Secrets Of Success: A Case Study On Self-Organization
CHECK IN: Today, I enjoy happiness and pride working at Consumentenbond, a Dutch non-profit organization. I wasn’t always so lucky!
At 22 I was a Customer Services Supervisor in another company. I experienced several promotions and management positions. I was also exposed to lots of training, assessments and challenging situations with direct reports. I was spoon fed on hierarchy, KPI’s, performance reviews and appraisals. While the latter were usually complimentary, there was strong focus on things not achieved.
As I grew older, I started to question traditional ways. For example, how can I truly judge the accomplishments of teammates? How fair is a raise based on my judgement? What’s the chance of a person ticking all the boxes in a job description?
Now I am glad to work in an environment free of a classic hierarchy. At the Consumentenbond we do have goals and fixed job descriptions, but all roles are adjustable. We define work, based on a role, with purpose, determine responsibilities, think of a name for the role, and finally find people for the task.
Our way of working mixes Holacratic principles with our views and core values. Despite initial skepticism, I am now a believer in self organization. And we know it works for us.
More consumers find our website (+26%), more choose a membership (+15%), more members choose our services (+21%), and are happier for doing so (NPS +22%). In short, we honor our purpose: To help consumers make right choices and get what they are entitled to.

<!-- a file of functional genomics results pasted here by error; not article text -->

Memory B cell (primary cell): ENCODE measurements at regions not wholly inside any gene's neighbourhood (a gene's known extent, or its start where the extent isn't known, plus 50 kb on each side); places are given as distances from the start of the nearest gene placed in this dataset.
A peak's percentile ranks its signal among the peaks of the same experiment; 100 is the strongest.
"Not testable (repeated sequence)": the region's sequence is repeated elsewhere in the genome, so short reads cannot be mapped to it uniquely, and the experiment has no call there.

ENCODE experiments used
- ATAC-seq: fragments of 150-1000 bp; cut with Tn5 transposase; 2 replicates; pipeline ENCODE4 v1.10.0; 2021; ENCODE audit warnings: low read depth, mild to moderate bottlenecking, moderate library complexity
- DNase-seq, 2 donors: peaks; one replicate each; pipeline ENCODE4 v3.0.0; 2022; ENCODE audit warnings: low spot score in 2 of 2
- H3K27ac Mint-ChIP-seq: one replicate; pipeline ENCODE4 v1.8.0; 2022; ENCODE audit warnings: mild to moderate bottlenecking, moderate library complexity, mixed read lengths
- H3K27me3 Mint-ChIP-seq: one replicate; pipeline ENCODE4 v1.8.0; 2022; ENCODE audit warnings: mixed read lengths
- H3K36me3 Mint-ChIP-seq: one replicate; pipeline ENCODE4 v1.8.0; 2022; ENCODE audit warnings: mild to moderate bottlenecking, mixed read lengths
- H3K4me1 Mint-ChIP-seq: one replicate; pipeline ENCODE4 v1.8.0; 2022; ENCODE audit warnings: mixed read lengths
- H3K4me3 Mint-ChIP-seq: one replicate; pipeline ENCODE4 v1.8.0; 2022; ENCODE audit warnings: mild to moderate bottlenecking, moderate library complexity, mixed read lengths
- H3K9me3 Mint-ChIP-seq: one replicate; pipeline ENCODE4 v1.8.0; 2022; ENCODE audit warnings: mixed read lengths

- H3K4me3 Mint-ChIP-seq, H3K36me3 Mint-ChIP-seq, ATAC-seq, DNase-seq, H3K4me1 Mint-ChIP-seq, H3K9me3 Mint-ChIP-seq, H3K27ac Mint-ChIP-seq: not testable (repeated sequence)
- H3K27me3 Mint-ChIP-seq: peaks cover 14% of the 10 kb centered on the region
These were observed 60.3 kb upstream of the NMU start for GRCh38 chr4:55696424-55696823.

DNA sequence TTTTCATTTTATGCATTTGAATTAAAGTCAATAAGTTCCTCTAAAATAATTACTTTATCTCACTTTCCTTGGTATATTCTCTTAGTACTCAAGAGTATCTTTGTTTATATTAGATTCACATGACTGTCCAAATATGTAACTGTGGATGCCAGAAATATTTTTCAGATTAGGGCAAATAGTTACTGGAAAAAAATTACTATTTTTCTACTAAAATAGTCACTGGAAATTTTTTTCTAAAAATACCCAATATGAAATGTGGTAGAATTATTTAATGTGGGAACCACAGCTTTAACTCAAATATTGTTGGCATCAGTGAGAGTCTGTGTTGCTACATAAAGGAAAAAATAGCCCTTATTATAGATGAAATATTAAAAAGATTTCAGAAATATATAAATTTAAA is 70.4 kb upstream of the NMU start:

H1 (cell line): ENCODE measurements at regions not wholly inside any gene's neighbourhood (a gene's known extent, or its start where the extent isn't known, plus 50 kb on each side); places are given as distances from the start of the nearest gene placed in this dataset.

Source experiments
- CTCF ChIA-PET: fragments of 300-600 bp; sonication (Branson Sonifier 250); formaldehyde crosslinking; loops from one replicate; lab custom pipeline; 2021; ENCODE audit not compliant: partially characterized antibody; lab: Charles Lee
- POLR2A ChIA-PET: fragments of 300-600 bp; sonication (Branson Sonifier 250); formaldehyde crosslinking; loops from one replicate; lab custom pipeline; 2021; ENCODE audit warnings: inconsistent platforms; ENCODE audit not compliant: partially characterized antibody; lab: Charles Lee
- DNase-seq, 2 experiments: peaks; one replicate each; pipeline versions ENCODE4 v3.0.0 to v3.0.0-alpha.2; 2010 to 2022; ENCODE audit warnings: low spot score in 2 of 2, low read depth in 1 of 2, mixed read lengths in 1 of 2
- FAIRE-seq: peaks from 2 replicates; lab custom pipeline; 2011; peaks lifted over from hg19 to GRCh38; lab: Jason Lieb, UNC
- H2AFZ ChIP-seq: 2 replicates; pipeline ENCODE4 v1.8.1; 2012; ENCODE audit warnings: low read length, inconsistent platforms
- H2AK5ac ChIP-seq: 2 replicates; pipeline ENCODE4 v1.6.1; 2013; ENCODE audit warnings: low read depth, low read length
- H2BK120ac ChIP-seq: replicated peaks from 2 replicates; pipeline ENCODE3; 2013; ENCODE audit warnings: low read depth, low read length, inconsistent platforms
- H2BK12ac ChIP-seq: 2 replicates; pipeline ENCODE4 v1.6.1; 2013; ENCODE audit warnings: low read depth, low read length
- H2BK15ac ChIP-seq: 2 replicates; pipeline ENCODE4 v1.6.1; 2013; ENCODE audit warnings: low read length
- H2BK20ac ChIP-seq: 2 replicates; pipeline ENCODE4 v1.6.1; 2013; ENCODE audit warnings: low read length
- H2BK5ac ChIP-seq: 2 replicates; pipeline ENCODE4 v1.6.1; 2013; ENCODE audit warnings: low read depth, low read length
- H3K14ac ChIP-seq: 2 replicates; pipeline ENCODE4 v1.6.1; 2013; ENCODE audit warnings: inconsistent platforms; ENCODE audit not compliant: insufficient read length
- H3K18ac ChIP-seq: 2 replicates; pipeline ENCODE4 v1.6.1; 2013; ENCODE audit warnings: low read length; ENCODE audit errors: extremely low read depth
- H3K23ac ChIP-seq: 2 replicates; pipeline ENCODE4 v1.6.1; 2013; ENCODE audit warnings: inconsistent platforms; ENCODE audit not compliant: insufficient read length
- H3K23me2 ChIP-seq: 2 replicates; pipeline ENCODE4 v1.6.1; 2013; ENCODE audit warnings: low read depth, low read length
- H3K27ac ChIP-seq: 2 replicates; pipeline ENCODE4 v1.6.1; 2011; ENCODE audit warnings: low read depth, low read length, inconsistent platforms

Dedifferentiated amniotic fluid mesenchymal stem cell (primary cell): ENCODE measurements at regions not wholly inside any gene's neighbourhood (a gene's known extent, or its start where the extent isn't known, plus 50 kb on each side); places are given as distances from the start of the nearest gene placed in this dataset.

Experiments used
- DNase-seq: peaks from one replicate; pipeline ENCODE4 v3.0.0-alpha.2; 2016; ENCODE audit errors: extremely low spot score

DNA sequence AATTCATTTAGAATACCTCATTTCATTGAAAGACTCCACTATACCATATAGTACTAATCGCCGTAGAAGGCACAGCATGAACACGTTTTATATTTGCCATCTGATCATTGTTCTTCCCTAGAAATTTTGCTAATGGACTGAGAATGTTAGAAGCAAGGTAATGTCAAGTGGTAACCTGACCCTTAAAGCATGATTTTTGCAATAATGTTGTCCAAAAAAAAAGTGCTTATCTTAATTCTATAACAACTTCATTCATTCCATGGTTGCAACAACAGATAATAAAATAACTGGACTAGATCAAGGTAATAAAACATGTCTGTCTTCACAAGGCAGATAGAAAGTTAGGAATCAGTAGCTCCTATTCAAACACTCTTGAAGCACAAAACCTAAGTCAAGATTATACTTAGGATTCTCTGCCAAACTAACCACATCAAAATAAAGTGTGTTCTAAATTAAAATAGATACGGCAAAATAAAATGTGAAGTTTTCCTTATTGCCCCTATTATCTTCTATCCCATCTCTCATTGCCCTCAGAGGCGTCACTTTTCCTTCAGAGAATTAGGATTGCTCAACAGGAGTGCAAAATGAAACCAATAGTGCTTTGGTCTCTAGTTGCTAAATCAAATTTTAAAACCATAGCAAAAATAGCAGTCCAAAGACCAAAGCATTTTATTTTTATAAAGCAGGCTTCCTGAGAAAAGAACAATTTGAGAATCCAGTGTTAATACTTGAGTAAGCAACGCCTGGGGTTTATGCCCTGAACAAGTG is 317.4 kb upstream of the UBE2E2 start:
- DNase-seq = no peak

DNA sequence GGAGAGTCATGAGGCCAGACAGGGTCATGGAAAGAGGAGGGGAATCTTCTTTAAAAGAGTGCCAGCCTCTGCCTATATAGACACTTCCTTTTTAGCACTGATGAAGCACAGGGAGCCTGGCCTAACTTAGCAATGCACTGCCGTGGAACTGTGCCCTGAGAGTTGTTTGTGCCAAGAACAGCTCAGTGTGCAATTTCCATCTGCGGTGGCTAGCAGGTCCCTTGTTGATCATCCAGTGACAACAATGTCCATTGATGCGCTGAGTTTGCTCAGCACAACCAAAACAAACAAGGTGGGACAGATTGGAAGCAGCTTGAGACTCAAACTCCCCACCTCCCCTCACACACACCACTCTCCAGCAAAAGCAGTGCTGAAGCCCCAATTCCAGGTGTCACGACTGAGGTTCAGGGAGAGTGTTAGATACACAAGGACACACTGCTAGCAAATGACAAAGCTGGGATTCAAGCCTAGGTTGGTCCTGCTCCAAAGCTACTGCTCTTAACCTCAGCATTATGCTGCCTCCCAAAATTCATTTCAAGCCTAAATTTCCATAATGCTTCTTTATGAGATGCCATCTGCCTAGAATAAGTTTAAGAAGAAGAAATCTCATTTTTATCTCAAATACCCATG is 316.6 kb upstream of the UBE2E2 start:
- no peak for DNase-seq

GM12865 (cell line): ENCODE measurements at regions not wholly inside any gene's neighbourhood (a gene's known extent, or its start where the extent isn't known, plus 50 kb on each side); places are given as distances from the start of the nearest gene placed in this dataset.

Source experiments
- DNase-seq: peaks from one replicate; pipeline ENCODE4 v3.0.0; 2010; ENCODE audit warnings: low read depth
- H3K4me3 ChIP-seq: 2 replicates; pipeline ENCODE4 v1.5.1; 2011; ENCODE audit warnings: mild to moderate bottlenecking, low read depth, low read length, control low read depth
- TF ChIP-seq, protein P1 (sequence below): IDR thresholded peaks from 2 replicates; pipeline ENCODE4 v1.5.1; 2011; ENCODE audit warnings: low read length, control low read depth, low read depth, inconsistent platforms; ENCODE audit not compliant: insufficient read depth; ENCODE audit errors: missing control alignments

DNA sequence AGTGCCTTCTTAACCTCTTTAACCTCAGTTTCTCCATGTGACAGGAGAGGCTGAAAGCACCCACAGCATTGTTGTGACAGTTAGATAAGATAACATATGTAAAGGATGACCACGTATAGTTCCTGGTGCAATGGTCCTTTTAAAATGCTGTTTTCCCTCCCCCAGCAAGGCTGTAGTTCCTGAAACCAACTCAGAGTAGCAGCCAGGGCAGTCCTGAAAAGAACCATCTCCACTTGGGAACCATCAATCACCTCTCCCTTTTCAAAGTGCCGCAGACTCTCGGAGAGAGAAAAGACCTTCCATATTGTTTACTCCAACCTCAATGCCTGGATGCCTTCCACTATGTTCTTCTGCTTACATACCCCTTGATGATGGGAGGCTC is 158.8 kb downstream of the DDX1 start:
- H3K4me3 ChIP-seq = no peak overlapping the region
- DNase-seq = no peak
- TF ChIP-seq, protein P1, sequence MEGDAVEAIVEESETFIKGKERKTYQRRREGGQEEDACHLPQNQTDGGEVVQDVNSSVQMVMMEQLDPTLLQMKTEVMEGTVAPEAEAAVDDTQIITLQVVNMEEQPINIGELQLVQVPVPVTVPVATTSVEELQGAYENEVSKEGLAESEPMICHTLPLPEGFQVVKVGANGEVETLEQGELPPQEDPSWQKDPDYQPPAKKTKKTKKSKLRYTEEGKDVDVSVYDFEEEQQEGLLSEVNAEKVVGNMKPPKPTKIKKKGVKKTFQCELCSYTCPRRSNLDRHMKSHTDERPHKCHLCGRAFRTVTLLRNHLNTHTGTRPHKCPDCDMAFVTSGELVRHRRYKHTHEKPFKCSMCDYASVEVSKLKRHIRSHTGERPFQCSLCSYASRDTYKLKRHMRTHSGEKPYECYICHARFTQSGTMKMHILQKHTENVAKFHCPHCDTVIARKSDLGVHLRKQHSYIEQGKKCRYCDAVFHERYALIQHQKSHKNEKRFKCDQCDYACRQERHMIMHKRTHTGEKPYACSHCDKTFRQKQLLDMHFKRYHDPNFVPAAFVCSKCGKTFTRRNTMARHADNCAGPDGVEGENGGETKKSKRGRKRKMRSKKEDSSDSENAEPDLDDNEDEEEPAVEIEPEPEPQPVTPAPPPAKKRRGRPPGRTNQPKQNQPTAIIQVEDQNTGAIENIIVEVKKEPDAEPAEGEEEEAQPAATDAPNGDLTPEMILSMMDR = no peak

Need for change
Why did we engineer this radical makeover? How do we ensure success?
We are a Dutch non-profit that exists to protect consumers and help them make wise decisions. We are a membership organization with ~400,000 members and 230 employees. We continuously search for members, and adapt services to their needs.
But, during a gradual decline of members, lacking a feedback culture, and with departments claiming to collaborate, we had to find a new way. So, in 2018 we defined our strategies and ‘must reach goals’. This could be another story. But, for now, let me focus on the operating model that resulted.
The secrets of success?
1. Values. In an early step, we redefined our core values. Think of ‘entrepreneurship’, ‘collaboration’ and ‘honesty’ (of which much is heard in lots of companies). We focused on giving everybody freedom to suggest ideas, and a structure that supports rather than criticizes an idea. One of the questions we use (and that I love) is: ‘Is it safe enough to try this idea for one day?’ We pose the question this way to support the person who has the idea, rather than highlight the objections of others. Another credo we embrace is ‘progression over perfection’ and our decision making is based on consent rather than consensus. We now have a year-long online cultural program with RSPND.org that focuses on communicating above or below the line, and raising awareness of fixed and growth mindsets. Our goals are to remain connected in an online world, by knowing each other better, and growing our internal pride.